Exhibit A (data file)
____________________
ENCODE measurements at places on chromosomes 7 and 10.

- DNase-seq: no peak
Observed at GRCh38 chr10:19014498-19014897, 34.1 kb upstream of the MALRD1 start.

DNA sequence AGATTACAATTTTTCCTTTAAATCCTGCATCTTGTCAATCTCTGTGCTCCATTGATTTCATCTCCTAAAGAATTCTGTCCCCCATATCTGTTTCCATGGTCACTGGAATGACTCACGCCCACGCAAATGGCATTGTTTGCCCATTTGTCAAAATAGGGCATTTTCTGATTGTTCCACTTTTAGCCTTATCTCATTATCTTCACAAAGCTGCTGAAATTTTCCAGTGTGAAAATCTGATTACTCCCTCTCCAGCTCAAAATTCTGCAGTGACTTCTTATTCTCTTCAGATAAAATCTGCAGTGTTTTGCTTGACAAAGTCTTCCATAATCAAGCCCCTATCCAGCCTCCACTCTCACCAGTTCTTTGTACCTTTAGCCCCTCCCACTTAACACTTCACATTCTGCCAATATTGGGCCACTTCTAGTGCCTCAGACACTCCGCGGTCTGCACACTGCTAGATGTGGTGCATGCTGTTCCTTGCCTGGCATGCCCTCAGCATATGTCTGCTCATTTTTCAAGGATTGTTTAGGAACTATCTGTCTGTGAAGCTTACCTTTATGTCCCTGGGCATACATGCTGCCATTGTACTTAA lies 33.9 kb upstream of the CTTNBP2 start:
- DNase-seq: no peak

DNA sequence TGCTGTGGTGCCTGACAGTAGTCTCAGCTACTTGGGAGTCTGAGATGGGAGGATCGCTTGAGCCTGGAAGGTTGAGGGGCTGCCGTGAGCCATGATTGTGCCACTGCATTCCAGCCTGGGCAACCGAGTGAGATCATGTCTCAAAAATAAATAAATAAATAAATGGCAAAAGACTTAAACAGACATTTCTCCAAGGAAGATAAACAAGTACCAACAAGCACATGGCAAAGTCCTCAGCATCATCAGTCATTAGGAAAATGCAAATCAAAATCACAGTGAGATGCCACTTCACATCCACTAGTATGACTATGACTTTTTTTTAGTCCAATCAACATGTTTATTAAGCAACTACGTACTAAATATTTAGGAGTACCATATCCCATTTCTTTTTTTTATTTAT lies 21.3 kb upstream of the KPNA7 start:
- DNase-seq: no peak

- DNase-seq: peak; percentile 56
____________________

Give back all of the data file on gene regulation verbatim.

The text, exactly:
ENCODE measurements at places on chromosomes 7 and 10.

- DNase-seq: no peak
Observed at GRCh38 chr10:19014498-19014897, 34.1 kb upstream of the MALRD1 start.

DNA sequence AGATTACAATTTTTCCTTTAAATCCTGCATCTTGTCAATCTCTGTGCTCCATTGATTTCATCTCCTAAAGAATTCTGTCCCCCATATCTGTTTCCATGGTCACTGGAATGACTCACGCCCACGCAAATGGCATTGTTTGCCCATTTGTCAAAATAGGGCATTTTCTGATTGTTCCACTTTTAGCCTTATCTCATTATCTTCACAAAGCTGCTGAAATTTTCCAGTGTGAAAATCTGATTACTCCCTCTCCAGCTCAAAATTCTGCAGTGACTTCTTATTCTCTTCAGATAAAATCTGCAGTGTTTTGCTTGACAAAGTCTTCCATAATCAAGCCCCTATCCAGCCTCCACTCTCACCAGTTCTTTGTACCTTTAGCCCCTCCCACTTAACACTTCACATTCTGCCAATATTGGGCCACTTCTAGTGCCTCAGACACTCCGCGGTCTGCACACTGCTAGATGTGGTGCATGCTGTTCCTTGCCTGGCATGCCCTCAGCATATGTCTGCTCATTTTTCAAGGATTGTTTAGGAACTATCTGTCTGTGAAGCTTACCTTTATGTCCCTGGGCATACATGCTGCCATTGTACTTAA lies 33.9 kb upstream of the CTTNBP2 start:
- DNase-seq: no peak

DNA sequence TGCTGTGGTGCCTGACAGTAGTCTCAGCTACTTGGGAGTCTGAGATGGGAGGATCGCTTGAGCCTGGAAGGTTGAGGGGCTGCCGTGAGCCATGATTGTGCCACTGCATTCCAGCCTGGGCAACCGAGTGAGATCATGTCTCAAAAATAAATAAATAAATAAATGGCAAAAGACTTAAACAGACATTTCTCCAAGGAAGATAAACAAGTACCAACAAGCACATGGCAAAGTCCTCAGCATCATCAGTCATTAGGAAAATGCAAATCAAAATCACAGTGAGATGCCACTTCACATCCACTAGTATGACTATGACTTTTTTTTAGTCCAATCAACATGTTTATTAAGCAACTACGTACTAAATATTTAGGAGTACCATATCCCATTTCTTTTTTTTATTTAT lies 21.3 kb upstream of the KPNA7 start:
- DNase-seq: no peak

- DNase-seq: peak; percentile 56